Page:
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THE GUINEA PIG DIARIES by A.J. Jacobs

THE GUINEA PIG DIARIES

My Life as an Experiment

By A.J. Jacobs

Pub Date: Sept. 8th, 2009
ISBN: 978-1-4165-9906-7
Publisher: Simon & Schuster

Esquire editor at large Jacobs (The Year of Living Biblically, 2007, etc.) continues his unique brand of immersion journalism.

The swift-moving collection holds together well, and though the author cultivates the persona of a nebbish, his style is crisp and often laugh-out-loud funny. He examines his love for organizing his days via archaic or eccentric principles, regardless of the confusion inflicted on friends, acquaintances and his long-suffering wife. “I’ve tried to understand the world by immersing myself in extraordinary circumstances,” he writes, and admits the addictive nature of the process, rather than the results. He capably translates these journeys into wry comedy, although he claims that “making life better in the end” is his secondary goal. Some of the participants in his experiments, however, may disagree, such as his son’s attractive nanny, who afforded Jacobs the opportunity to live the life of a beautiful woman—for which the author rather intrusively managed her Internet dating. Next, Jacobs discovered he could “outsource” every aspect of his daily life to companies based in India, apparently staffed by youthful overachievers who are pleased to take on the responsibilities of lazy Americans while presumably thinking, “How the hell did these idiots ever become a superpower?” After encountering a psychotherapist who advocates the cultish lifestyle of “Radical Honesty,” the author spent a month being compulsively truthful: “I had to do some apologizing post-piece, as you might imagine.” He also lived for a month like George Washington, based on the president’s surprisingly useful list of 110 “Rules of Civility and Decent Behavior in Company and Conversation,” and spent a month being completely subservient to his wife (which she felt was long overdue). Each chapter—some of which previously appeared in Esquire—is followed by a “Coda,” in which Jacobs assesses the experiment and its aftermath.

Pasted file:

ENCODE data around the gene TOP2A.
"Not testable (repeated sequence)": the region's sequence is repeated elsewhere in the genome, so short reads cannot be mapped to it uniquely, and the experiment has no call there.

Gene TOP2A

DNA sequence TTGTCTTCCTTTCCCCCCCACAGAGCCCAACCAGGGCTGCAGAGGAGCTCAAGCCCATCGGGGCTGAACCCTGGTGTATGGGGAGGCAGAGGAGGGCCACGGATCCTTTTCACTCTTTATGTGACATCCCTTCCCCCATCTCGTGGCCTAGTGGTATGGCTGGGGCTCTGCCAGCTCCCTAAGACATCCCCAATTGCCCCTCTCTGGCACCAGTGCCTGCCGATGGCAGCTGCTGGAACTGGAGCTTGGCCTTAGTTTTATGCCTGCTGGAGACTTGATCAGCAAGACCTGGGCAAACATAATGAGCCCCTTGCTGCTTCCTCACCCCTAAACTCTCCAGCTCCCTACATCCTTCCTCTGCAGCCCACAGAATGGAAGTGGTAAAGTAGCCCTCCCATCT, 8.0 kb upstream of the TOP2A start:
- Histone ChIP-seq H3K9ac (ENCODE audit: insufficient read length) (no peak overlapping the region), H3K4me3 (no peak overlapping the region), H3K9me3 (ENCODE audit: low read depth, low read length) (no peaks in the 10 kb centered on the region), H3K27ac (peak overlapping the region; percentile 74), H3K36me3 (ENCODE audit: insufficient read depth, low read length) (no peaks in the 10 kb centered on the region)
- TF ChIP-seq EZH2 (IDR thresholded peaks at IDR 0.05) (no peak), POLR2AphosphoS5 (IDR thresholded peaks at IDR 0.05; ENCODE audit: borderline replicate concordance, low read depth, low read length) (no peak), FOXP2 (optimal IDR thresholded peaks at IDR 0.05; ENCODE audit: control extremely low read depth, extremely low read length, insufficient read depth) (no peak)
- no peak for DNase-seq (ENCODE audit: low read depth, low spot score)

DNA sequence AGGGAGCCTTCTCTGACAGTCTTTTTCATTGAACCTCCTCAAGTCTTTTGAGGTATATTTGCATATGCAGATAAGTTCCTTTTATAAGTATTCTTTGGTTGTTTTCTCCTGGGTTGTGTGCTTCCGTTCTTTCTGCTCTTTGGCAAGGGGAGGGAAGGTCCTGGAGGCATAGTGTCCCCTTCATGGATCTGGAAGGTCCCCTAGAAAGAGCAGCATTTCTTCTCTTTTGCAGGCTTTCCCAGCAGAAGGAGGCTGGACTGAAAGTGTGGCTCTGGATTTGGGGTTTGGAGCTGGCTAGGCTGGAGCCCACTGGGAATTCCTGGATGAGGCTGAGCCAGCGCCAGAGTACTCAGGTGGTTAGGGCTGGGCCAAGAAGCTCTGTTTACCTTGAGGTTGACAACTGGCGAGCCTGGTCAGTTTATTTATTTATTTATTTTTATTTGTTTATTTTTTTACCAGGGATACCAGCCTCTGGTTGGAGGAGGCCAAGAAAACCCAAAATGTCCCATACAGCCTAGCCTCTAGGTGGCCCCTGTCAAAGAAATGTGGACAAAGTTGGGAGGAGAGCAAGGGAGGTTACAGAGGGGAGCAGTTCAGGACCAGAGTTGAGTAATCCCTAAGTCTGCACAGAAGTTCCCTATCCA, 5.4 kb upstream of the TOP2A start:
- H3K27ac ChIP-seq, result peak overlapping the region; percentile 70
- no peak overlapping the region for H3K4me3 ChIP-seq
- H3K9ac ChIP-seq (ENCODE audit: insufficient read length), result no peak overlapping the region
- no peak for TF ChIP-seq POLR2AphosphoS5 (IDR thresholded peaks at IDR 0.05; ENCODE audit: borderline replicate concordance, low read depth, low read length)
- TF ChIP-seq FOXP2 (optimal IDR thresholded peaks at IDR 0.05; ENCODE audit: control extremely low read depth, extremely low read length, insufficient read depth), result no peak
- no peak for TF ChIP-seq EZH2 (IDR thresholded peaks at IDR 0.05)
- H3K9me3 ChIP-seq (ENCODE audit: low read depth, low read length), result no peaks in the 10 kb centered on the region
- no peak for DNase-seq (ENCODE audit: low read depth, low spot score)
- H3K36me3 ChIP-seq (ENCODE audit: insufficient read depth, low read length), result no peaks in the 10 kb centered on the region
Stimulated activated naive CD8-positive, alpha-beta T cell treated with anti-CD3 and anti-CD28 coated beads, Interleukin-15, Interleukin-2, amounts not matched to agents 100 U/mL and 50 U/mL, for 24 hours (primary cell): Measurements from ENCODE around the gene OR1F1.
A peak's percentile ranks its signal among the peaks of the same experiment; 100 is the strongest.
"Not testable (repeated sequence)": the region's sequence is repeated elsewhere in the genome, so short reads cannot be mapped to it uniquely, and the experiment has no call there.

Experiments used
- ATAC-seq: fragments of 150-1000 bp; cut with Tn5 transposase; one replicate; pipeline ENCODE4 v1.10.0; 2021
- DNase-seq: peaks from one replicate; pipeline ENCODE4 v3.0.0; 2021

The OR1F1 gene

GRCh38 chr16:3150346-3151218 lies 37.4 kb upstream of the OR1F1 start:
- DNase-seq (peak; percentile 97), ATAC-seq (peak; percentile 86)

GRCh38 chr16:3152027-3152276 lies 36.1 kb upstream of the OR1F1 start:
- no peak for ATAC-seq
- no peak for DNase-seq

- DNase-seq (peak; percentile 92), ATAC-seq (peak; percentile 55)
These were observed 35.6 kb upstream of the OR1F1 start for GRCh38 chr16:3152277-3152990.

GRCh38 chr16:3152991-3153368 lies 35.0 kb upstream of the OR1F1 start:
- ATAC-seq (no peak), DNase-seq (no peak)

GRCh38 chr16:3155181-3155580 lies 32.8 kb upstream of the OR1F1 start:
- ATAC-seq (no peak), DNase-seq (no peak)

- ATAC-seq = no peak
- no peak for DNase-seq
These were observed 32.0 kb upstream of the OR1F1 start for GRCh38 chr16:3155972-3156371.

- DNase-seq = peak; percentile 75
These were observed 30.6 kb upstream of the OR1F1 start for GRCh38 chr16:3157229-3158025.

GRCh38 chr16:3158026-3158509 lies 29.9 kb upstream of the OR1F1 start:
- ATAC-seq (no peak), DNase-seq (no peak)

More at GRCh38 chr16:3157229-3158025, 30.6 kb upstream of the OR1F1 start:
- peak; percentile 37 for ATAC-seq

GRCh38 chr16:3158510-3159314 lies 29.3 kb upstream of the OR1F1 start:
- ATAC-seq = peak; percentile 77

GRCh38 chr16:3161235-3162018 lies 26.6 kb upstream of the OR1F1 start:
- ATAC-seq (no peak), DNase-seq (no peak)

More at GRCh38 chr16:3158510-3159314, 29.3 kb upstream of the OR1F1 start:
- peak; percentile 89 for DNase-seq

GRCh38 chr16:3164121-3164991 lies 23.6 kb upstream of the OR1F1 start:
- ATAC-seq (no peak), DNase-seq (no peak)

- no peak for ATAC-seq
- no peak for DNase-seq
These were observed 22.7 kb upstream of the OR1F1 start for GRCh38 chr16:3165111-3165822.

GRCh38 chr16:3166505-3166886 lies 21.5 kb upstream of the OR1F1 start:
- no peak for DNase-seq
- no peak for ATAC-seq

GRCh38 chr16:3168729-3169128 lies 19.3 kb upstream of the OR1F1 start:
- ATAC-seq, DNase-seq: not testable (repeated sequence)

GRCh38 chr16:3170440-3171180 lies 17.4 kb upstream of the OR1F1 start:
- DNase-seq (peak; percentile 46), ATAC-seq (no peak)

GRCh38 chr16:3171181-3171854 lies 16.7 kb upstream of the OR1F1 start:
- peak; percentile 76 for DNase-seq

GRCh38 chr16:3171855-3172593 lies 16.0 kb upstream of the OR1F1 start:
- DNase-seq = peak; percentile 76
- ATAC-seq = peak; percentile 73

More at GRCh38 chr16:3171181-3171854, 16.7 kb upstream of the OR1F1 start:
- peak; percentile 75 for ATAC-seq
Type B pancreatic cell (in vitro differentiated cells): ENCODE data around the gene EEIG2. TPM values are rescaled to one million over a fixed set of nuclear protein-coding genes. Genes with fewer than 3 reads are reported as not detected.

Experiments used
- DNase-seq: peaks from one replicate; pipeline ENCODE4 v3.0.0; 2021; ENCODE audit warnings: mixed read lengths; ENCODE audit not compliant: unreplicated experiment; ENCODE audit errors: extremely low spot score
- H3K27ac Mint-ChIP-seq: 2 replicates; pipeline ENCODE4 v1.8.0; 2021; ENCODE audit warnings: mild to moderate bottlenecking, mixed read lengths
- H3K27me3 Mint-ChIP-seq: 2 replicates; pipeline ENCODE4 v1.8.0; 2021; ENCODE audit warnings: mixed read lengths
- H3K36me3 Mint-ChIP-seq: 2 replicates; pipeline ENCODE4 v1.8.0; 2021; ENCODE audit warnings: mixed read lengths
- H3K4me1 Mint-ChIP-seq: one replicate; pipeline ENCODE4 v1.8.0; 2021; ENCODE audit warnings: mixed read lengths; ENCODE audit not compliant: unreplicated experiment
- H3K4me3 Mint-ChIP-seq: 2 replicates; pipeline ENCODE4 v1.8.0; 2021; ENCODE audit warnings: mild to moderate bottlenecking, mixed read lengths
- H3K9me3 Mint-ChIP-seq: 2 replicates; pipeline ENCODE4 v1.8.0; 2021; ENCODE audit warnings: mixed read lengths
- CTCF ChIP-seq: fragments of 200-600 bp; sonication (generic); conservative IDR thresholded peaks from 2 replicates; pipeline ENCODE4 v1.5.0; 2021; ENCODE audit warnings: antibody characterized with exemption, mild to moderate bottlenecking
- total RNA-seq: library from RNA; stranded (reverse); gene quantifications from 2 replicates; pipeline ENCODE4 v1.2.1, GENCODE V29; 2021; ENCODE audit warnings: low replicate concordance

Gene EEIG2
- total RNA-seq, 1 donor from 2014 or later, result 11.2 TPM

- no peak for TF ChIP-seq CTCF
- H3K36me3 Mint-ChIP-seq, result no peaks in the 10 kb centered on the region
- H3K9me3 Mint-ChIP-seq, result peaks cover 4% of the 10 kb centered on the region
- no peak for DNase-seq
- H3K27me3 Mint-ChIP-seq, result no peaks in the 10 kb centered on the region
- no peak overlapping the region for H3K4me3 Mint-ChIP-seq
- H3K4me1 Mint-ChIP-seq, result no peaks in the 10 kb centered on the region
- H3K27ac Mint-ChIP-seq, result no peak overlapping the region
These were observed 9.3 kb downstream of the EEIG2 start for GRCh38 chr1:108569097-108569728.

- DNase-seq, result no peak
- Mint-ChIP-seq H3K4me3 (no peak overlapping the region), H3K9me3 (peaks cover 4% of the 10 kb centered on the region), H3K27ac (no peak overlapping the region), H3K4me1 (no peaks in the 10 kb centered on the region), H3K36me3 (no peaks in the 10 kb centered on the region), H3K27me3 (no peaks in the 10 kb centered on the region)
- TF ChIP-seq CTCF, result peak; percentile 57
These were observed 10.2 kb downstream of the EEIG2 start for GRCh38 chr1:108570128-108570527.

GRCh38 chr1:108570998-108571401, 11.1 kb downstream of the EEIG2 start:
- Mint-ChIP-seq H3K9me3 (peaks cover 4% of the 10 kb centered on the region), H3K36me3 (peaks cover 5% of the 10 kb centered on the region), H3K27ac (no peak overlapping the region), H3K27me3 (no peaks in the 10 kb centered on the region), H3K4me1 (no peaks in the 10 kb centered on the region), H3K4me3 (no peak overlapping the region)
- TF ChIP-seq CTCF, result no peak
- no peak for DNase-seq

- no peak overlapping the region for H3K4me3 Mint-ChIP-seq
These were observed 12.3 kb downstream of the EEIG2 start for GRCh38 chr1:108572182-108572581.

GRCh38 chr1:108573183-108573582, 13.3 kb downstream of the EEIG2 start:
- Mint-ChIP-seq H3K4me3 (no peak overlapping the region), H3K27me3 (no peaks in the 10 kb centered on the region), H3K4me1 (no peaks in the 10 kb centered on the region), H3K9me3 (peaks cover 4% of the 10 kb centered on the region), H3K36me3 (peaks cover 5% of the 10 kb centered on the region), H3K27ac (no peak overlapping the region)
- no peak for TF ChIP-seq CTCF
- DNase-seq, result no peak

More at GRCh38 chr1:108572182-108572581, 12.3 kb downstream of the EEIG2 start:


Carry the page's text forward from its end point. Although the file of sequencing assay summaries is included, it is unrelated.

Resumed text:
A lightweight but endearing and nimble look at how pursuing absurd extremes can illuminate the more mundane aspects of contemporary existence.